Air Liquide inaugurates its sixth Air Separation Unit in Benelux


Air Liquide inaugurates its sixth Air Separation Unit in Benelux

In summer of 2020, Air Liquide took the decision to invest 125 million euros to build a first-of-its-kind world-scale oxygen production plant with energy storage capabilities enabling it to better manage the intermittency of renewable energy production and consumption. On December 14th, we celebrated the inauguration of this sixth Air Liquide’s Air Separation Unit (ASU) in the Benelux, located in Moerdijk. This next generation production asset will supply large quantities of high purity molecules to Air Liquide’s customers, with a 10% lower energy consumption compared to previous standard production assets, based on innovative patented technologies and renewable power use. In alignment with its Climate Objectives, this pioneering project is fully embedded in Air Liquide’s commitment to advance for a more sustainable European industry.

Breakthrough innovations to decarbonize Air Liquide’s asset base and its customers’ activities

This ASU particularly emphasizes Air Liquide’s innovative DNA in a number of ways. Firstly, the more compact construction of the ASU, allowing to reduce energy consumption by 10%, compared to the existing standard production units. 

Air Liquide has already purchased more than 150 MW of renewable power from wind farms in the North Sea, via three Power Purchase Agreements (PPAs). As part of reaching its climate objectives implying an increase of renewable energy use, Air Liquide is constantly exploring additional renewable sourcing opportunities. The already purchased renewable power in the Benelux covers much more than the ASU Moerdijk energy consumption, and allows the Group not only to significantly reduce its carbon footprint but also to meet the growing demand from its customers for competitive low-carbon solutions.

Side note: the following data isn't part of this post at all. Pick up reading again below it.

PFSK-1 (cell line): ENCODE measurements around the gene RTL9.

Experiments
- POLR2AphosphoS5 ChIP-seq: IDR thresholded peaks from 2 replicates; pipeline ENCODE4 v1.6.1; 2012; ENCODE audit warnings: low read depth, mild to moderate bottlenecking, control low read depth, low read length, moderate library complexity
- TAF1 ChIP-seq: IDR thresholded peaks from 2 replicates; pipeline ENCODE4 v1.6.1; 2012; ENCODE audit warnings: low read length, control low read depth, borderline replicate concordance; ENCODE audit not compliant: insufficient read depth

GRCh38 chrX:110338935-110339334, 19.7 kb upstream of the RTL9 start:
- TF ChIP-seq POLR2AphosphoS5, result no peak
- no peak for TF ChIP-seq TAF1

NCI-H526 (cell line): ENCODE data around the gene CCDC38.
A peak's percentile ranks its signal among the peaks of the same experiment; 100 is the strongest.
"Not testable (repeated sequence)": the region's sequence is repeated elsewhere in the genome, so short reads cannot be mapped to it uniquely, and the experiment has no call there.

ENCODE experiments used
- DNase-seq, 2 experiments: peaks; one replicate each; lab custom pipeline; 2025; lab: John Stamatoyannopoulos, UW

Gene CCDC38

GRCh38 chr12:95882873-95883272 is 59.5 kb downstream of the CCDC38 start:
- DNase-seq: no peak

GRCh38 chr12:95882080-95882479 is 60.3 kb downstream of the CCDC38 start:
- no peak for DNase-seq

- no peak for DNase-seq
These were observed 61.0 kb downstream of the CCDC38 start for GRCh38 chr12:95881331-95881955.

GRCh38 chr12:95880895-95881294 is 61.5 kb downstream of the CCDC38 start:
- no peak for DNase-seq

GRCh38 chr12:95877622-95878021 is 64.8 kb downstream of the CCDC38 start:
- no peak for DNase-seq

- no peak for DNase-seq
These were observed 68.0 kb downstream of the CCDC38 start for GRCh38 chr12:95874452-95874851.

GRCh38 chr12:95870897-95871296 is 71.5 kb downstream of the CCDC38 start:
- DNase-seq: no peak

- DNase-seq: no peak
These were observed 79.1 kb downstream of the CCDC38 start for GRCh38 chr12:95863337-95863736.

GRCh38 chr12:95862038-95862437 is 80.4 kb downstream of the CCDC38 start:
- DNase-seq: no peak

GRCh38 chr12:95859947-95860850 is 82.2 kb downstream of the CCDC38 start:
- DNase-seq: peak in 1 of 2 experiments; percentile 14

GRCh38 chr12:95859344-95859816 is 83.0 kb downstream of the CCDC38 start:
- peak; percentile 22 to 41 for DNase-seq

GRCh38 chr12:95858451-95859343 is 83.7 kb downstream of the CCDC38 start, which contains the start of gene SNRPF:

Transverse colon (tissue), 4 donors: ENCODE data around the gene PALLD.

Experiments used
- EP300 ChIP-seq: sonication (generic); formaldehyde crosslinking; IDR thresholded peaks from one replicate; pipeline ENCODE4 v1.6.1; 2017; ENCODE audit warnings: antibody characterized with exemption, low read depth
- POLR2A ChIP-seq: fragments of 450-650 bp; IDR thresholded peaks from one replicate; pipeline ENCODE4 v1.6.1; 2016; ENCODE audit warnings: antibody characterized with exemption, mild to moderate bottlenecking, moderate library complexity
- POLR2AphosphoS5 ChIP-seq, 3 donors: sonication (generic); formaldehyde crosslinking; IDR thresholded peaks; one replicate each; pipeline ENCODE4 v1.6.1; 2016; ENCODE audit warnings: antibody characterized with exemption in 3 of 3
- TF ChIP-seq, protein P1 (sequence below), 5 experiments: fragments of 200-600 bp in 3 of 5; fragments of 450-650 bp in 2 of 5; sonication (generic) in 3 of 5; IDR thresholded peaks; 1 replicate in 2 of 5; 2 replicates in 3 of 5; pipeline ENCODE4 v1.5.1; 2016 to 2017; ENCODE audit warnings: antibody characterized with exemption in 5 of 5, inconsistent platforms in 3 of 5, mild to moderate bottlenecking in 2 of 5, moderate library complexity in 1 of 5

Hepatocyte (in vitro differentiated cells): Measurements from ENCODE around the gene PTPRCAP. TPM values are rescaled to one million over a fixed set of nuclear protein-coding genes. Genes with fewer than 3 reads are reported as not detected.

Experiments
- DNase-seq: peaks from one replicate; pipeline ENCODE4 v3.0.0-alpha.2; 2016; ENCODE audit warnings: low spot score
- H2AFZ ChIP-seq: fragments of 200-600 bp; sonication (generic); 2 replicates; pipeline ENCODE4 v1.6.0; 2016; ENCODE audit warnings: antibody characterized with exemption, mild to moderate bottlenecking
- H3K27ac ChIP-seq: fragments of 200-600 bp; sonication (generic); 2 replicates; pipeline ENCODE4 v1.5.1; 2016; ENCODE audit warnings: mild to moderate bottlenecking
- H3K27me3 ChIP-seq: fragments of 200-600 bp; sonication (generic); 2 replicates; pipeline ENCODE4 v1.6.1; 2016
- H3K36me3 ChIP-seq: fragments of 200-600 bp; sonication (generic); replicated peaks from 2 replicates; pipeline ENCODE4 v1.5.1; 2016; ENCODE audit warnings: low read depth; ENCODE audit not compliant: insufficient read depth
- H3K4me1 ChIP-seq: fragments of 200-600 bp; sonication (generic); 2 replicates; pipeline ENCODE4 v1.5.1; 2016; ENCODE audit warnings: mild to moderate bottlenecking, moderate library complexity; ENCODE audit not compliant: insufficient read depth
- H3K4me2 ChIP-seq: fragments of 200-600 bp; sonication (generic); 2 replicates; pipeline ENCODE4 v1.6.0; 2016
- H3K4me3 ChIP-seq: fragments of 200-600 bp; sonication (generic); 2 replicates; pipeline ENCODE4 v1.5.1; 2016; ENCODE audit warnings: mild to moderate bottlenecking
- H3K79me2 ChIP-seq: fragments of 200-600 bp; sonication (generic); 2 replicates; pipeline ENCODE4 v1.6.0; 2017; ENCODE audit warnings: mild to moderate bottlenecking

The use of renewable energy is optimized by a breakthrough Air Liquide patented technology, ALIVETM, which will be leveraged for the very first time at industrial scale. This highly innovative process uses cryogenic liquid air for temporary energy storage (up to 40 MWh) allowing to temporarily reduce the ASU energy intake, while maintaining the same production capacity. By being able to use liquid oxygen as a feedstock when renewable electricity supply capacity is below demand, this helps to stabilize the national power grid and to accommodate the intermittency and rising shares of renewable energy within the energy system, without any impact on Air Liquide customers’ supply.

Developing our asset-base in a key strategic basin for Air Liquide

With a daily oxygen production capacity of 2,200 tonnes (which is the equivalent of around 92 Air Liquide truckloads of pure oxygen), in addition to argon and nitrogen, the ASU in Moerdijk steps up our local production and delivery capacity for our customers in this key strategic basin for Air Liquide. Moerdijk is at the junction of Rotterdam and Antwerp, two of the most important industrial areas in Europe and already connected by Air Liquide pipelines. Also, the production will enable the delivery of liquefied gas by truck to customers in the Netherlands, who are currently supplied from Belgium. For these customers, it will result in reduced CO2 footprint for supplying the gas - an estimated 400,000 km driven per year - and consequently an increased competitiveness.

Oxygen will notably be used in the chemical, glass, steel industries and healthcare. The nitrogen will be used mainly as an inert safety gas in a range of industries and in food packaging, while the argon extracted will also be used as an inert safety gas in the metals, automotive, electronics and food industries